This fall Tate Arevalo, 18, will see his hard work, both on the court and in the classroom, come to fruition as he joins a proud list of JTCC alumni that played collegiate tennis.
After 10 years of training at JTCC, an elite junior tennis club founded in College Park in 1999, Arevalo will move to Carnegie Mellon. He hopes to contribute mainly in doubles as a freshman.
Even though he trains three hours a day and five times a week during the school year with tournaments nearly every weekend, this decision was as much about academics as it was tennis.
“[Carnegie Mellon] just had the best balance of everything,” said Arevalo, who also received offers from Boston College and William & Mary, among others. “They’re a really good Division III tennis team, like top five in the nation, and also I’m really interested in engineering and technology.”
Such a rigorous tennis schedule, combined with high-level math and science, might seem like a tough act to balance. But Arevalo believes it all went hand-in-hand, that tennis inadvertently made him a better student. The mental aspect of the game, he said, translated to other areas in life.
“It’s a great sport to physically stay in shape, but also mentally to keep your focus,” Arevalo said. “It’s helped me out in school a lot, just being able to stay disciplined and have a schedule to stick to.”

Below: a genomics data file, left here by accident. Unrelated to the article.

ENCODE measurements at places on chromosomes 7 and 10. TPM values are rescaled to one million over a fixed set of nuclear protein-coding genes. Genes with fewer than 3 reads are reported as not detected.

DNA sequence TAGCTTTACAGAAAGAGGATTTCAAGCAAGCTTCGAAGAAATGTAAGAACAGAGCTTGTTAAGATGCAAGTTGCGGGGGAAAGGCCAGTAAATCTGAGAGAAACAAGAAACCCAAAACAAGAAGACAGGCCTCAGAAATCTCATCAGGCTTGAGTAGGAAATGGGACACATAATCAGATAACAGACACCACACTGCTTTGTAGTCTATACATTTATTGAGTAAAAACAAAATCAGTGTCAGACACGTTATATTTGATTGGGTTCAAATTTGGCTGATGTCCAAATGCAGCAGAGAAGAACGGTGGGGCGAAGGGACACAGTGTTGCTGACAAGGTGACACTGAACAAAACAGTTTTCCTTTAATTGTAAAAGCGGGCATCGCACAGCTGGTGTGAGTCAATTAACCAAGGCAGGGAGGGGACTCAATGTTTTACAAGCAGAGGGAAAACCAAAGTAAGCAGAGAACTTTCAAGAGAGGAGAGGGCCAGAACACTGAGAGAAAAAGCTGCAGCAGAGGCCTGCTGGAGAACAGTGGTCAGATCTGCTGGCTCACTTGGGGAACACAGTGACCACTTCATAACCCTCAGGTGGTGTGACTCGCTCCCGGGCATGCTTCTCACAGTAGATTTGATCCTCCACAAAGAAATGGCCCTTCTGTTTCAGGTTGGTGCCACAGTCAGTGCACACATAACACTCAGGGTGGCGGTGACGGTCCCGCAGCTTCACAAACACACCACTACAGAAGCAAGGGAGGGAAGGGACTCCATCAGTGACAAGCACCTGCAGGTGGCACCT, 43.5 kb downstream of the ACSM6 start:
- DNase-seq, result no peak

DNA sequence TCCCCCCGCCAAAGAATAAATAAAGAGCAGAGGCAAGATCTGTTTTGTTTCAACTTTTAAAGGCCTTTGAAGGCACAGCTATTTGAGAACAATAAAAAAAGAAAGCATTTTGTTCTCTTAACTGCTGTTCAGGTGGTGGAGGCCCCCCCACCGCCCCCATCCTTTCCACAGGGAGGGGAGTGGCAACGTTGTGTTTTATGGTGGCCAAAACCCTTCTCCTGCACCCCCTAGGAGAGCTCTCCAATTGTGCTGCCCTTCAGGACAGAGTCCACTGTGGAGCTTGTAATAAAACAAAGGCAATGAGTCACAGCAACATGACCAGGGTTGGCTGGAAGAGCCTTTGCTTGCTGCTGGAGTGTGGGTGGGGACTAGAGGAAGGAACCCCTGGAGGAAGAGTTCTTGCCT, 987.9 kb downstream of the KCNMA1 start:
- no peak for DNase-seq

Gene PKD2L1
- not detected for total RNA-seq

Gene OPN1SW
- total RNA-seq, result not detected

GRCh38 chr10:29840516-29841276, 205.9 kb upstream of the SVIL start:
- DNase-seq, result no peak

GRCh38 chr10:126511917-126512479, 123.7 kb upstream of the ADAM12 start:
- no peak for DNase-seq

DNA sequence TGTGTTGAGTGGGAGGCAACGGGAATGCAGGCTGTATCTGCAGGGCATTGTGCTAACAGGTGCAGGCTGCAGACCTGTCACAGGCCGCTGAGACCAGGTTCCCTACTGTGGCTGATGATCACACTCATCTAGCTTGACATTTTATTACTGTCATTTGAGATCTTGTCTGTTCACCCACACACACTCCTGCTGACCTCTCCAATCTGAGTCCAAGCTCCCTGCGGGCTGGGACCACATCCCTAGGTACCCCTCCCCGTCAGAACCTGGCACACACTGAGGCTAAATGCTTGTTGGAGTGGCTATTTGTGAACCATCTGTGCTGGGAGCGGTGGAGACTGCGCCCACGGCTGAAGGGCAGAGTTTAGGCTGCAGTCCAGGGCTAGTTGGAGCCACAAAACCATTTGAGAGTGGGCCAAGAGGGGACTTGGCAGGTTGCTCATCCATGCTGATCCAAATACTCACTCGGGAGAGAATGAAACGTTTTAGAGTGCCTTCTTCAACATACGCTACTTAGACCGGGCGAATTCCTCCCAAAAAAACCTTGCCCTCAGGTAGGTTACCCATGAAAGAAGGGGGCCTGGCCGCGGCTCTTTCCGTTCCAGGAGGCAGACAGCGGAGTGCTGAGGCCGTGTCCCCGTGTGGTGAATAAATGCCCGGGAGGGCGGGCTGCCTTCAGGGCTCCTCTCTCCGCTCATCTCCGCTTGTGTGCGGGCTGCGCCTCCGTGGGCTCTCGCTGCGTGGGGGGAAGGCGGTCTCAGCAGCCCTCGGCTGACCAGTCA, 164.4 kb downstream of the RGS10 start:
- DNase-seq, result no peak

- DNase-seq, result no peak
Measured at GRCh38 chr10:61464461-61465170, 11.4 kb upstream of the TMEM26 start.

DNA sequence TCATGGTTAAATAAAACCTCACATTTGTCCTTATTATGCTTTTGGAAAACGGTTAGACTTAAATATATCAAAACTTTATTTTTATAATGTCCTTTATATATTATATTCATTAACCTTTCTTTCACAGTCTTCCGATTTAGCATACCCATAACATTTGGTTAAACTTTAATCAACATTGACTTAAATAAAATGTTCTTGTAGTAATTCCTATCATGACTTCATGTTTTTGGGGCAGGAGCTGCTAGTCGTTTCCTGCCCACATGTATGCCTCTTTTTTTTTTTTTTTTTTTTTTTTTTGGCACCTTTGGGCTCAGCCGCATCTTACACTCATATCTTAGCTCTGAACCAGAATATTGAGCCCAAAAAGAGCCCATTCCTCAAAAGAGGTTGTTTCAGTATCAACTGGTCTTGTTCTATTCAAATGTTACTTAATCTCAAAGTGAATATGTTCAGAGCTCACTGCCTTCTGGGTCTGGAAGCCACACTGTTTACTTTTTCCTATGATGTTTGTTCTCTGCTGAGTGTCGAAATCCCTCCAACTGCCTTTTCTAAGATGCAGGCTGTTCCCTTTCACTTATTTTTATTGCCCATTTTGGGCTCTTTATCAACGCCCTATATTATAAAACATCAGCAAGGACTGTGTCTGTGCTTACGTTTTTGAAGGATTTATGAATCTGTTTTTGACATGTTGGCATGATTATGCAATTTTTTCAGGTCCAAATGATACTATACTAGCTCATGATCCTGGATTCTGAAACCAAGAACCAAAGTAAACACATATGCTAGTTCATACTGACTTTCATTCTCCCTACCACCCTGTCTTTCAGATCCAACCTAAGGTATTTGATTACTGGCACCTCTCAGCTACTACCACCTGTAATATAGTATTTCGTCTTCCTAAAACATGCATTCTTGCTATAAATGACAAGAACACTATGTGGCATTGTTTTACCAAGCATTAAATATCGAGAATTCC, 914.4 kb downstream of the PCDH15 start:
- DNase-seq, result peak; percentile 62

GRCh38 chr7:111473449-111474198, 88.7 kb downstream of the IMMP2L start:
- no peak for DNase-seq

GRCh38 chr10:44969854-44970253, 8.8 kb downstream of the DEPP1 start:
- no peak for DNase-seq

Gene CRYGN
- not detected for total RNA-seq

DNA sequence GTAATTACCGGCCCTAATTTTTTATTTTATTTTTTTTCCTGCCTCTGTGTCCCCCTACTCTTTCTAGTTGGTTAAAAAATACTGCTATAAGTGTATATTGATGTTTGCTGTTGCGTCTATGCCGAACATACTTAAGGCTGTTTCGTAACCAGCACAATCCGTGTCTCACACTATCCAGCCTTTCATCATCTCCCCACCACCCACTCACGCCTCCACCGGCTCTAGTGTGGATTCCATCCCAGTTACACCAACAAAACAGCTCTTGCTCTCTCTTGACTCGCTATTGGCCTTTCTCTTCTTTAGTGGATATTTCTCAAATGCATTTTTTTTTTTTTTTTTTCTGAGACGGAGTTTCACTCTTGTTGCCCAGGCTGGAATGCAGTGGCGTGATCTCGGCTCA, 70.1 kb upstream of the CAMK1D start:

On the court he’s channeled that discipline into becoming a resilient and relentless player, true to his form no matter the situation.
“Tate makes you work for the point, and he puts you in positions that aren’t easy to get out of,” fellow JTCC player Alexis Merrill said.
To prepare for college, Arevalo has played in more Intercollegiate Tennis Association (ITA) tournaments, often forgoing traditional United States Tennis Association (USTA) junior events in order to compete exclusively against other college-bound players. His coaches even have him competing in men’s opens.
More tournaments against tougher competition can become overwhelming for some, but Arevalo is able to stay grounded.
“Just staying relaxed and focused on your game plan – I think that’s the key,” he said. “Don’t try to change [your game], especially in a match. Change things in practice, sure, but in a match, just stick with your game. If it doesn’t work, then it wasn’t your day. But just stay with what you’re doing.”
Arevalo, a native of Virginia, is the 13th ranked junior in his home state, according to Tennis Recruiting Network. Carnegie Mellon, for its part, has the ninth ranked recruiting class for Division III schools so far in 2017.